A Flickr album of postcards. It’s more interesting than you’d think. Looking through some of these, I realized that my photography tends to fall in the onlooker, perspective, street scene, interiors, road side monuments, dining & drinking, and food related styles.
“…I resolved to send a postcard every Friday. I called it Postcard Friday…
Just as formal poetry shapes what the poet can say, the space on the back of the card constrains how I write. There’s room for four or five good sentences, maybe six if I write small…
…Since the back of a postcard is open to all, I figure my mail carrier may read it, as could anyone along its way, and once it reaches its destination, I can only assume the intended recipient won’t be the only one to read it. Other family members might; if it’s out on the coffee table, house guests too. This creates another problem writing a postcard: how to write something personal enough so the postcard isn’t fluff but not so personal as to be embarrassing when read by prying eyes.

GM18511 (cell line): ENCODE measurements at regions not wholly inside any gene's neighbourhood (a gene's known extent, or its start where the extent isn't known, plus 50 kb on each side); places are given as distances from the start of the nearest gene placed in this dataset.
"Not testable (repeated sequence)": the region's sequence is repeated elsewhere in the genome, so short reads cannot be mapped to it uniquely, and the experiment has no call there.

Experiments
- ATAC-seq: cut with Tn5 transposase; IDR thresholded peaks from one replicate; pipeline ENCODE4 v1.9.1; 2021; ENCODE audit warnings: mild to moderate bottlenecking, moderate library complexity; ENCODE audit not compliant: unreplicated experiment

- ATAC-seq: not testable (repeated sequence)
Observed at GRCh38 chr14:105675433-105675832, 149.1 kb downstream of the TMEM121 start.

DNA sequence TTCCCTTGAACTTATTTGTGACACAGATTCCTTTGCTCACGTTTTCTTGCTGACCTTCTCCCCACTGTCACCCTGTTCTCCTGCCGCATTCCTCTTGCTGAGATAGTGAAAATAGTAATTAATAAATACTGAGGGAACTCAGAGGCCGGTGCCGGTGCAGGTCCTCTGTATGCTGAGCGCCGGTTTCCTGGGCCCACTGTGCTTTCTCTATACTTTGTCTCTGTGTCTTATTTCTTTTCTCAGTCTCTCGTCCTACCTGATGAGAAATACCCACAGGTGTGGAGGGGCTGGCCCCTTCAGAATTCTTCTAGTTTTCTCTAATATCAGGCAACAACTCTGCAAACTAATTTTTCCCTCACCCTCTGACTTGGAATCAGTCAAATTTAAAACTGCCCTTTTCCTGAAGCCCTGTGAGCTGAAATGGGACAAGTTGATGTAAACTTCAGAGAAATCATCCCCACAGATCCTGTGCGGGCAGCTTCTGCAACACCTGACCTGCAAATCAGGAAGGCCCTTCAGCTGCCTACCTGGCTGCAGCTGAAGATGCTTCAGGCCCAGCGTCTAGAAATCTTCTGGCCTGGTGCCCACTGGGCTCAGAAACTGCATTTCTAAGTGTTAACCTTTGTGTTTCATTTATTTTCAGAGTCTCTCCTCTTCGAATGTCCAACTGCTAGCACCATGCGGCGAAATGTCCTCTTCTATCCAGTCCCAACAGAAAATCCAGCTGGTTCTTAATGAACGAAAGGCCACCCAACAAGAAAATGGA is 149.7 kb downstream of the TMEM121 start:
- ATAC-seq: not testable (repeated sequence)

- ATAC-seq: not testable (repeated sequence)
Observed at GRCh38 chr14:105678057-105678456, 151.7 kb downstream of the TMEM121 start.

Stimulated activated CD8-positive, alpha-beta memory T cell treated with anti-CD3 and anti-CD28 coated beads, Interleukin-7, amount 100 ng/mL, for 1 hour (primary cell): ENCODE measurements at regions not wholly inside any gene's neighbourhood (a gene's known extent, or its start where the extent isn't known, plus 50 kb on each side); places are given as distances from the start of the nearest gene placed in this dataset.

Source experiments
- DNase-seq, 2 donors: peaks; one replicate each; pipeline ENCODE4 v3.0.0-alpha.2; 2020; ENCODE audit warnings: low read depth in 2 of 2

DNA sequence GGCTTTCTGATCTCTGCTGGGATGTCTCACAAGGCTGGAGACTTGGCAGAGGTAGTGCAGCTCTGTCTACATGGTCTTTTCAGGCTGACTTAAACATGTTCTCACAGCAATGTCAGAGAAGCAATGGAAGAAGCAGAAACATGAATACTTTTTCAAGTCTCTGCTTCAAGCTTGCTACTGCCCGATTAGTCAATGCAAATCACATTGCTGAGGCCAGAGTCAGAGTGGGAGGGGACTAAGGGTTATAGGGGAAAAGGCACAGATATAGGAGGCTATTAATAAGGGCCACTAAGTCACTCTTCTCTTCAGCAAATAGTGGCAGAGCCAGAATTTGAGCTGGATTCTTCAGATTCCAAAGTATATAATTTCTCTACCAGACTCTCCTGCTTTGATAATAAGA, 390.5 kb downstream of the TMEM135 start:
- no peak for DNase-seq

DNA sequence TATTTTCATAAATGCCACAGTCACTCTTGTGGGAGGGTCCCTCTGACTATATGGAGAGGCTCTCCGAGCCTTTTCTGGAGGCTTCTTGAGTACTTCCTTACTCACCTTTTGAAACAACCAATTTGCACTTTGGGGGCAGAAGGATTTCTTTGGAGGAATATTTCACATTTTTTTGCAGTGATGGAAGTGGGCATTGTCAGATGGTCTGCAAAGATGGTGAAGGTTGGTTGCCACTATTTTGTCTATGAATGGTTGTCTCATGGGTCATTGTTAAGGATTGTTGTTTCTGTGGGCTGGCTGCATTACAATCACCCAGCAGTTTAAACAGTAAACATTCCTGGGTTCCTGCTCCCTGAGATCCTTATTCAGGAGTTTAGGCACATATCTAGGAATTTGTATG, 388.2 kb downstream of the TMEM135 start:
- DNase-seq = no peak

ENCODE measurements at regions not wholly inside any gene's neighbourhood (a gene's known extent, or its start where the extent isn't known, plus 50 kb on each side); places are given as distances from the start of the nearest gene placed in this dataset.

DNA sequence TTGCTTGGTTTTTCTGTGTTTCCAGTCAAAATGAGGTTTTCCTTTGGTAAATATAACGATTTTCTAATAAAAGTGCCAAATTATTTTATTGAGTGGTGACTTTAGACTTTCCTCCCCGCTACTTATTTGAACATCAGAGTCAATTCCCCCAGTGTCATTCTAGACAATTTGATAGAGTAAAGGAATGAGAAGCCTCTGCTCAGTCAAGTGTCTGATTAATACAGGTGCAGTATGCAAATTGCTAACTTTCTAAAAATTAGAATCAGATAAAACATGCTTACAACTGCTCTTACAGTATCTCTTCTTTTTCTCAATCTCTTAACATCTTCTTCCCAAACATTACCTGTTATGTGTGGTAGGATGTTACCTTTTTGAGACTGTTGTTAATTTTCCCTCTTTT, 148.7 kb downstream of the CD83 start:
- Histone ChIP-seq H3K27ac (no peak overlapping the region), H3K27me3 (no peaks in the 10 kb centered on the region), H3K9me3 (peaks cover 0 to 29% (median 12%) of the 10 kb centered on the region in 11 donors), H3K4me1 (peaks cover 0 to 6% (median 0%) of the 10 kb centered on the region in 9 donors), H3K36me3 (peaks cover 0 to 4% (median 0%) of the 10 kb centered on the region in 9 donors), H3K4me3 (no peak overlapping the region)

My postcard writing has evolved from asking a series of questions to what I now think of as the snapshot postcard—a paragraph about the local barbershop, a few sentences about tasting aquavit at a Norwegian distillery, a story about sitting on the beach over the weekend. The snapshot shares a bit of life with the “wish you were here” implied. These snapshots are, of course, a fiction. They are constructed representations of life, not unlike a Facebook status update.”
Peter Wayne Moe, “Why I Write Postcards.” TheMillions.com. January 19, 2018.
Postcard Friday sounds like an idea worth trying.